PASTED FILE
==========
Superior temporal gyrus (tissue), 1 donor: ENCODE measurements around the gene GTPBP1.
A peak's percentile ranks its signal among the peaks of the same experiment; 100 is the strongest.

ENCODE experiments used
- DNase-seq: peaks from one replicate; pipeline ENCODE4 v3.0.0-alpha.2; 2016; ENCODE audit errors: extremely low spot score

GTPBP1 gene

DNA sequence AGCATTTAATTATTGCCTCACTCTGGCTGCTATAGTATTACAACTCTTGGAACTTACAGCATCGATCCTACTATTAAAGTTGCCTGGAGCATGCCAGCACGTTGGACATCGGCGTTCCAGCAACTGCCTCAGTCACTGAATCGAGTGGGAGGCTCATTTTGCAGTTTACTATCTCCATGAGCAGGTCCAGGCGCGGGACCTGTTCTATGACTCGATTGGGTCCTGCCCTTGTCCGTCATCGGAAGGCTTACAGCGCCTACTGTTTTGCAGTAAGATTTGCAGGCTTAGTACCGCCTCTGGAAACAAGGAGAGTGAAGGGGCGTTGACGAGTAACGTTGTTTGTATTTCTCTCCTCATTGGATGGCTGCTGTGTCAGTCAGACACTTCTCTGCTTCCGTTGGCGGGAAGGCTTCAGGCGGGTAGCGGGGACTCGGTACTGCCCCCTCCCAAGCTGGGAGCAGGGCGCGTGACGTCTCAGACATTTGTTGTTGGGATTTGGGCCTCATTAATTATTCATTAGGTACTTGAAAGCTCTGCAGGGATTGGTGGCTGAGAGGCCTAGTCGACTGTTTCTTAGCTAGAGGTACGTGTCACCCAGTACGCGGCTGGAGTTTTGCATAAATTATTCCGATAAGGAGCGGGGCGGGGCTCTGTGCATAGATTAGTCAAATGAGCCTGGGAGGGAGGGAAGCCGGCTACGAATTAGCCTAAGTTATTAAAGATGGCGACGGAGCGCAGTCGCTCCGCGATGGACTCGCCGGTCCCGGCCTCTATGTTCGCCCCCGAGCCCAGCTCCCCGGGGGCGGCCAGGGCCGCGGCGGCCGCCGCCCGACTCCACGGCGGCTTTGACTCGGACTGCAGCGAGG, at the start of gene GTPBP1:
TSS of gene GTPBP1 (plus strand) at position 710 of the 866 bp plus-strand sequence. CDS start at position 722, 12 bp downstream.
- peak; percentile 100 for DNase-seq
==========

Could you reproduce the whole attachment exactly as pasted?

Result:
Superior temporal gyrus (tissue), 1 donor: ENCODE measurements around the gene GTPBP1.
A peak's percentile ranks its signal among the peaks of the same experiment; 100 is the strongest.

ENCODE experiments used
- DNase-seq: peaks from one replicate; pipeline ENCODE4 v3.0.0-alpha.2; 2016; ENCODE audit errors: extremely low spot score

GTPBP1 gene

DNA sequence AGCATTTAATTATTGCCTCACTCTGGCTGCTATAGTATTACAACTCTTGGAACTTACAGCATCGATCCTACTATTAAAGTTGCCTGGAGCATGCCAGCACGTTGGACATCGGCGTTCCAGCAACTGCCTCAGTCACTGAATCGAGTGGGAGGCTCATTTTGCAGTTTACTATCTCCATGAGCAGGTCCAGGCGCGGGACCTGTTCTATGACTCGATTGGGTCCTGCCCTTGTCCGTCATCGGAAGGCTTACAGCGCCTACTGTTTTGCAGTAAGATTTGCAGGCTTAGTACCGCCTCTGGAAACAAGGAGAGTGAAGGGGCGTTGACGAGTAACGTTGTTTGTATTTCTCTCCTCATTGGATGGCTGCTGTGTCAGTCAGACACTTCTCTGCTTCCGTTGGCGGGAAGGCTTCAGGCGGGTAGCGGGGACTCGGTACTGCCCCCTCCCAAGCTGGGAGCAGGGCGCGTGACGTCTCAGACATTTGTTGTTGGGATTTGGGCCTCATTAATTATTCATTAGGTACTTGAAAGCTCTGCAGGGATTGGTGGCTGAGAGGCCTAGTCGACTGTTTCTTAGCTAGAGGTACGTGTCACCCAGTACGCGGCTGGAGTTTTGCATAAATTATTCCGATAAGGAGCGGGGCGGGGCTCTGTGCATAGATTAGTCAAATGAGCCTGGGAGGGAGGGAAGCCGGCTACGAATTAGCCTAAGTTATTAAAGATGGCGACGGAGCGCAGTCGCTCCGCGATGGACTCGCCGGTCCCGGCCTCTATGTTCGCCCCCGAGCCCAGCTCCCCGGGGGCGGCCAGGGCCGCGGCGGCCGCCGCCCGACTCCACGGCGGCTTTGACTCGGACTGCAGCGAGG, at the start of gene GTPBP1:
TSS of gene GTPBP1 (plus strand) at position 710 of the 866 bp plus-strand sequence. CDS start at position 722, 12 bp downstream.
- peak; percentile 100 for DNase-seq